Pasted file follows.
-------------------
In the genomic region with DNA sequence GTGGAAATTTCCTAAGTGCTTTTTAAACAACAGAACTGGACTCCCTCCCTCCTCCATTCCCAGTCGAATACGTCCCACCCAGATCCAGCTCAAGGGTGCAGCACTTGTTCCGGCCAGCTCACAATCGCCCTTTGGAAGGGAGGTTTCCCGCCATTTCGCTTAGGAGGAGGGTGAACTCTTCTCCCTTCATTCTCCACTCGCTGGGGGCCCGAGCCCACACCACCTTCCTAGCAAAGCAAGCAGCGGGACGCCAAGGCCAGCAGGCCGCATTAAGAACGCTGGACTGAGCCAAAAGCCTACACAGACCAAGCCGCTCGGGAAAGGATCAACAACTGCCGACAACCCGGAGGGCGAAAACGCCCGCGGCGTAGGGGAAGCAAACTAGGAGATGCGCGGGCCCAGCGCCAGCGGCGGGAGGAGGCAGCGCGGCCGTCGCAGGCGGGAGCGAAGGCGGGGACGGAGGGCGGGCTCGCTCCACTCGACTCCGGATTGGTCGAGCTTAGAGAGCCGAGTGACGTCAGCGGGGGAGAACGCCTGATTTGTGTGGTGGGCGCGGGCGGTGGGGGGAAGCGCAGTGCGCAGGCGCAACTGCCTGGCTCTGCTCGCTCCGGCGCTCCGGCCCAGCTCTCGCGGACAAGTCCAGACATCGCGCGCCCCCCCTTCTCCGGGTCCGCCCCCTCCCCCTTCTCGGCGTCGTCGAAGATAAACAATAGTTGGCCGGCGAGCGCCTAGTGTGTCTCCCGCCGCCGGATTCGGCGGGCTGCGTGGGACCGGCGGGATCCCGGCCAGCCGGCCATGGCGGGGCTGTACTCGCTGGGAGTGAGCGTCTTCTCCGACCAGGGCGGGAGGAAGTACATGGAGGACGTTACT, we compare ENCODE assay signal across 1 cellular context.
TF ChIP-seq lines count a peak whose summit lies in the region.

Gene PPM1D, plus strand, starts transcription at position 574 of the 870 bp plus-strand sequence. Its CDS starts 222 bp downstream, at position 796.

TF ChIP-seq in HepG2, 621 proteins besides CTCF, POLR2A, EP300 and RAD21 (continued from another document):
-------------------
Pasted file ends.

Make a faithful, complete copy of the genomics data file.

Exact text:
In the genomic region with DNA sequence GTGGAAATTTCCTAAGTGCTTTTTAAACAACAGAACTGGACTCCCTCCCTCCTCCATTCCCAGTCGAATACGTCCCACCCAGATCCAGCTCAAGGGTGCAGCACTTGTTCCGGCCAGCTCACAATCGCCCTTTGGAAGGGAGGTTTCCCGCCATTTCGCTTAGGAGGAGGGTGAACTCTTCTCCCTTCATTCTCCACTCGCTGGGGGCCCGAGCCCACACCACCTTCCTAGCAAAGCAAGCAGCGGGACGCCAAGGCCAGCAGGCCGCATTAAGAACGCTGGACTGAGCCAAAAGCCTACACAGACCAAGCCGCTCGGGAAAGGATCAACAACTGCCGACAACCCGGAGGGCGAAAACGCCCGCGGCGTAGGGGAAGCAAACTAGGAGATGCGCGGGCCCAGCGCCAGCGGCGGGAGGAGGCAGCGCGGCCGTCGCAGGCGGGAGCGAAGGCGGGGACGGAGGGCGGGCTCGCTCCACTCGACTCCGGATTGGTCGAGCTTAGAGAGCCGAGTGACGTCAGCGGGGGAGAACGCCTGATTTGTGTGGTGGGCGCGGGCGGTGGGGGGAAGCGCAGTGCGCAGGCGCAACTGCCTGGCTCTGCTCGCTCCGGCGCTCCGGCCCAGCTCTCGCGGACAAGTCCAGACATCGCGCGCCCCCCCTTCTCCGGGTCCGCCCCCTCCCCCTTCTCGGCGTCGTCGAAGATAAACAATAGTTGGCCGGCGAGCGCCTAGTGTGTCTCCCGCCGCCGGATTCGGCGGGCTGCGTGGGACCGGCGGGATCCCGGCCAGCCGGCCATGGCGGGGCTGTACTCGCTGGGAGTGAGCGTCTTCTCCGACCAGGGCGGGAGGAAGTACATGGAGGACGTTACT, we compare ENCODE assay signal across 1 cellular context.
TF ChIP-seq lines count a peak whose summit lies in the region.

Gene PPM1D, plus strand, starts transcription at position 574 of the 870 bp plus-strand sequence. Its CDS starts 222 bp downstream, at position 796.

TF ChIP-seq in HepG2, 621 proteins besides CTCF, POLR2A, EP300 and RAD21 (continued from another document):